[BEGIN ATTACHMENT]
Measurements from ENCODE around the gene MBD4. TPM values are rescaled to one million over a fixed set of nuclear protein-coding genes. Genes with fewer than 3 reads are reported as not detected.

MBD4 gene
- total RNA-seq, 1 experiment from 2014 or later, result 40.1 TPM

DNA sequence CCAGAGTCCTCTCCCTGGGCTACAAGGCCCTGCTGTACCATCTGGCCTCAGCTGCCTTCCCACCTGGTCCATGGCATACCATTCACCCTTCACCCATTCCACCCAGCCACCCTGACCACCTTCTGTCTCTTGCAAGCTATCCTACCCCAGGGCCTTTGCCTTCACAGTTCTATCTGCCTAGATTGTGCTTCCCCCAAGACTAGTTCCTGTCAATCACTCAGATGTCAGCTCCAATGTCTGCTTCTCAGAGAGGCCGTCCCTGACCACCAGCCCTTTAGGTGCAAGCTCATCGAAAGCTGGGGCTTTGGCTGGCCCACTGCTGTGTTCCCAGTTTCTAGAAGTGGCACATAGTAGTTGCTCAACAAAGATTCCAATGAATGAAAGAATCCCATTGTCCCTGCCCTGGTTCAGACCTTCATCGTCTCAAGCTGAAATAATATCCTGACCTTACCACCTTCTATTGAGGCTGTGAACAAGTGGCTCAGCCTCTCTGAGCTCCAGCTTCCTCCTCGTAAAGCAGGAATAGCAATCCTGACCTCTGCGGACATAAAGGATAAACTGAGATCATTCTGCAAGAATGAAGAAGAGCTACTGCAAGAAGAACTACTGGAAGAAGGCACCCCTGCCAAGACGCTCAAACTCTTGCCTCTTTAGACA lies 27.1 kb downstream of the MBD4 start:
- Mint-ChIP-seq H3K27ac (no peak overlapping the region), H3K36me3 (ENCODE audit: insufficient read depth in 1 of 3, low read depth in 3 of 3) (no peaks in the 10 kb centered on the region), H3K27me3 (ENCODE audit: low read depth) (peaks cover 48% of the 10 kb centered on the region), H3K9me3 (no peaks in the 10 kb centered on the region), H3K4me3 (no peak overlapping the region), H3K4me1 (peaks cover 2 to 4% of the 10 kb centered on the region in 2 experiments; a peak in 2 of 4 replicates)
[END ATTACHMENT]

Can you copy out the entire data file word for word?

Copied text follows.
Measurements from ENCODE around the gene MBD4. TPM values are rescaled to one million over a fixed set of nuclear protein-coding genes. Genes with fewer than 3 reads are reported as not detected.

MBD4 gene
- total RNA-seq, 1 experiment from 2014 or later, result 40.1 TPM

DNA sequence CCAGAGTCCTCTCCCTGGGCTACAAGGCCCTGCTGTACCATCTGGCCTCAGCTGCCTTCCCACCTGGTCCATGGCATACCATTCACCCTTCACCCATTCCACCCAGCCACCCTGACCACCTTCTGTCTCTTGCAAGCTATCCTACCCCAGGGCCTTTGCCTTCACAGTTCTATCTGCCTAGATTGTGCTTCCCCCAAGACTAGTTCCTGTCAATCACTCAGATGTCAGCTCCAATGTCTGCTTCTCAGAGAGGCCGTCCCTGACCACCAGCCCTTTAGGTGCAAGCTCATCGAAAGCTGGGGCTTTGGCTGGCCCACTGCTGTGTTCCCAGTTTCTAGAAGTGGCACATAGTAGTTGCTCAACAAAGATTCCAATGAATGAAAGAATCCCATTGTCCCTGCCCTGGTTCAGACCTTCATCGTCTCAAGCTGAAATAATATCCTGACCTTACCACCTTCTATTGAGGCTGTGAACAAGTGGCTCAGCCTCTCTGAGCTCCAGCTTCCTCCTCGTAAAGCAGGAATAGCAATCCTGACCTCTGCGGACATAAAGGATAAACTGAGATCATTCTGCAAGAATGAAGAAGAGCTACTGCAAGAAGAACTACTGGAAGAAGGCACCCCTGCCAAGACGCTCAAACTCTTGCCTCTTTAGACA lies 27.1 kb downstream of the MBD4 start:
- Mint-ChIP-seq H3K27ac (no peak overlapping the region), H3K36me3 (ENCODE audit: insufficient read depth in 1 of 3, low read depth in 3 of 3) (no peaks in the 10 kb centered on the region), H3K27me3 (ENCODE audit: low read depth) (peaks cover 48% of the 10 kb centered on the region), H3K9me3 (no peaks in the 10 kb centered on the region), H3K4me3 (no peak overlapping the region), H3K4me1 (peaks cover 2 to 4% of the 10 kb centered on the region in 2 experiments; a peak in 2 of 4 replicates)